Picks and Pans Review: Veronica's Closet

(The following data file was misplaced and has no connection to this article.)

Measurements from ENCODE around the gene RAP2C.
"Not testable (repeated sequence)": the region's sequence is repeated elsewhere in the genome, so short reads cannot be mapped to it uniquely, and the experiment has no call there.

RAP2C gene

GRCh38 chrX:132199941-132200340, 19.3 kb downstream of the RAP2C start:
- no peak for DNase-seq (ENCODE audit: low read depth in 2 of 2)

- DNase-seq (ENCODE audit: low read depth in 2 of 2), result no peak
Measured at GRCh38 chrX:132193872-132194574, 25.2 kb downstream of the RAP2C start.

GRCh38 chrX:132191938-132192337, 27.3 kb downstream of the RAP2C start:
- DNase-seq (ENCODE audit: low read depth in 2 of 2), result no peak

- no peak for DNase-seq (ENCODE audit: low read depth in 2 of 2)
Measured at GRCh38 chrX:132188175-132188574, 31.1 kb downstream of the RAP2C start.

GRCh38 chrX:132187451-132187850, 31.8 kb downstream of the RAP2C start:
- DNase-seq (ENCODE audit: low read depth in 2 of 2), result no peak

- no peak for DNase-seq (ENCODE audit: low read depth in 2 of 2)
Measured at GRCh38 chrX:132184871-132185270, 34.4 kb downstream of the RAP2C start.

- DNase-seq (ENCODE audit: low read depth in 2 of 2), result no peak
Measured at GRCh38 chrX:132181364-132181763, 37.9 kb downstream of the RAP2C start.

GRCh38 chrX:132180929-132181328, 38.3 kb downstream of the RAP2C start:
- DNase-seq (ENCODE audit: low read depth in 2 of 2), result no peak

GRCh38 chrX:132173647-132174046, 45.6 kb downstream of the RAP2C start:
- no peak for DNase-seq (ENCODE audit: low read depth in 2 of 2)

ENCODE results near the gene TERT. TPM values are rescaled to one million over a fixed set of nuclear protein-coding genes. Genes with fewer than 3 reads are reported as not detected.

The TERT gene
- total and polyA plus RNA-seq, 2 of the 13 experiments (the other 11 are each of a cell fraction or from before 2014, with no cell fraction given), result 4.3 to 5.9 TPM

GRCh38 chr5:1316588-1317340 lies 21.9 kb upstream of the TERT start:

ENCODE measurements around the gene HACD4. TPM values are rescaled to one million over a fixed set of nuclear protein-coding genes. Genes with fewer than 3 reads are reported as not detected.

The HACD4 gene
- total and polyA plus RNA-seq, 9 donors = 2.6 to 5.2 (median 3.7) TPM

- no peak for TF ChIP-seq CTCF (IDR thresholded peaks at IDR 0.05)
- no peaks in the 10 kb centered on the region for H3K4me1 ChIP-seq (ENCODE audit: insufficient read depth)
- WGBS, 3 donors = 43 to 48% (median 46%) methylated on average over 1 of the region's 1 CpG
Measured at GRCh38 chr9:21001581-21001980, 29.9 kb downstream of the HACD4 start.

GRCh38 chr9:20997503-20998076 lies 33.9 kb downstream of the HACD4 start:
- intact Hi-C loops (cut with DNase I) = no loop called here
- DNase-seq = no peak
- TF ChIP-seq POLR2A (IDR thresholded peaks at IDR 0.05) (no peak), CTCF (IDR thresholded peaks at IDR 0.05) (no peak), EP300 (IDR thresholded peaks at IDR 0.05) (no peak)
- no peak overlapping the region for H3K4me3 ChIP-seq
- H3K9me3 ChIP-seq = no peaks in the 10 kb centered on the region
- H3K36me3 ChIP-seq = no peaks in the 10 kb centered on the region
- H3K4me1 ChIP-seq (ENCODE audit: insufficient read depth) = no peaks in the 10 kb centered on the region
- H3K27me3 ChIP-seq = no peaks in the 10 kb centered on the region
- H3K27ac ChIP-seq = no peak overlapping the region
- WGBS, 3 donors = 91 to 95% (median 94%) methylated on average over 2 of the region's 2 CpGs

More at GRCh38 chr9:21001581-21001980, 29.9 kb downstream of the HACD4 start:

This slick new sitcom follows Seinfeld in NBC's vaunted "must-see" lineup, stars Emmy-winner Kirstie Alley (Cheers), comes from the creators of Friends (Kevin Bright, Marta Kauffman and David Crane) and promises to rely heavily on what the standards-and-practices folks call sexual innuendo. In short, it can't miss. Alley's character owns and gives her name to Veronica's Closet, a company that markets alluring lingerie and satisfy-your-man books. When she talks business with her employees (Kathy Najimy, Wallace Langham, Dan Cortese and Daryl Mitchell), sex quite naturally comes up. And office conversation is further spiced by the running debate over whether Langham's character is gay (his denials are limp). On the domestic side, Alley's marriage founders in the Sept. 25 premiere because her husband (super-smarmy Christopher McDonald) is a compulsive adulterer. The opener mostly succeeds in maintaining a tone that's more racy-adult than naughty-juvenile. The only element that doesn't mesh is the character of Alley's father (Robert Prosky), who serves as her chauffeur so she'll have someone to talk to while stuck in Manhattan traffic. Prosky would be an asset to any cast, but his role looks like a fifth wheel.